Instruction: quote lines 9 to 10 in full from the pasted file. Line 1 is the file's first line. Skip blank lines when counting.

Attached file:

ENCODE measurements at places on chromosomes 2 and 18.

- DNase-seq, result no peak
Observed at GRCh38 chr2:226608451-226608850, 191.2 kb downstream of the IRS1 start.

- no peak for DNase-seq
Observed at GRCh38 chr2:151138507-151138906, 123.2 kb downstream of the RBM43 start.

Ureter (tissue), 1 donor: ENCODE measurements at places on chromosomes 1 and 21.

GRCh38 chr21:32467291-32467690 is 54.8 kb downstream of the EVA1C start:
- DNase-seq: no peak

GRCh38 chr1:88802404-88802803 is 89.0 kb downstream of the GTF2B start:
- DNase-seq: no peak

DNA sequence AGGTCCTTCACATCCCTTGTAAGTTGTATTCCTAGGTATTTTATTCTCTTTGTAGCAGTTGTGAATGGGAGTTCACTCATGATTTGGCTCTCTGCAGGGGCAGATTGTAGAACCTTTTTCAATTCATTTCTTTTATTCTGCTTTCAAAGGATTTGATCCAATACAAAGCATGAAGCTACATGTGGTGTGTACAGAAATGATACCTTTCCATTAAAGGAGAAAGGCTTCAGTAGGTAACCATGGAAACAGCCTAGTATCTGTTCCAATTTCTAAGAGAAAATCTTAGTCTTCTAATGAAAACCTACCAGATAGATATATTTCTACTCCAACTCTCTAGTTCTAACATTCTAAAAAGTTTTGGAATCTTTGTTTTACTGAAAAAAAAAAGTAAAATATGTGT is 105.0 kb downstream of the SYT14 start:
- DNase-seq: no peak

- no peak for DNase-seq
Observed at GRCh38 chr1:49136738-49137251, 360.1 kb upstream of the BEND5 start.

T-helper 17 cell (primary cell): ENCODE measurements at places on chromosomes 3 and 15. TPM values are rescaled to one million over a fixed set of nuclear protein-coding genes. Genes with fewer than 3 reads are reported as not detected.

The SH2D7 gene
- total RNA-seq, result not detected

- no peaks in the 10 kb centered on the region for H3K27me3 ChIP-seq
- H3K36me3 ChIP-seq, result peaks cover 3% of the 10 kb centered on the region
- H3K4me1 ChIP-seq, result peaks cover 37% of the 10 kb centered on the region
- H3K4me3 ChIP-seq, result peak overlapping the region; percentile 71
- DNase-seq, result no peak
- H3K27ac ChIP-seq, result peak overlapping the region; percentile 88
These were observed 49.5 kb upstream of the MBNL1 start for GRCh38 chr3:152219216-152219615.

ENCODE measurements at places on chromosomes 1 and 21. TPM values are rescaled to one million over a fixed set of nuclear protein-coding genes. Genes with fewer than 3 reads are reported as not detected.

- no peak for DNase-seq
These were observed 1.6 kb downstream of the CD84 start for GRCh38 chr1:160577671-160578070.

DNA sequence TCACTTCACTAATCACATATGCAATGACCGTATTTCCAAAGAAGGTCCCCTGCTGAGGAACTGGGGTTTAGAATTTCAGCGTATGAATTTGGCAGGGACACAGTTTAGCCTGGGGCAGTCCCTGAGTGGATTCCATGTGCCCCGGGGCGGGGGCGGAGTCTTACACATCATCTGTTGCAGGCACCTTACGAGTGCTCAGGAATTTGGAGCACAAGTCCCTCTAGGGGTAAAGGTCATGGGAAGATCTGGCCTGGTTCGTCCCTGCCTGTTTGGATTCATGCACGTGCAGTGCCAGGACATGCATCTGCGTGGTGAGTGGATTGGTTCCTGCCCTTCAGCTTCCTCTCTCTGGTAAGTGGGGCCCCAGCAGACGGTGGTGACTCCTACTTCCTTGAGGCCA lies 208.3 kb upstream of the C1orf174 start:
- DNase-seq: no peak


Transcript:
GRCh38 chr1:88802404-88802803 is 89.0 kb downstream of the GTF2B start:
- DNase-seq: no peak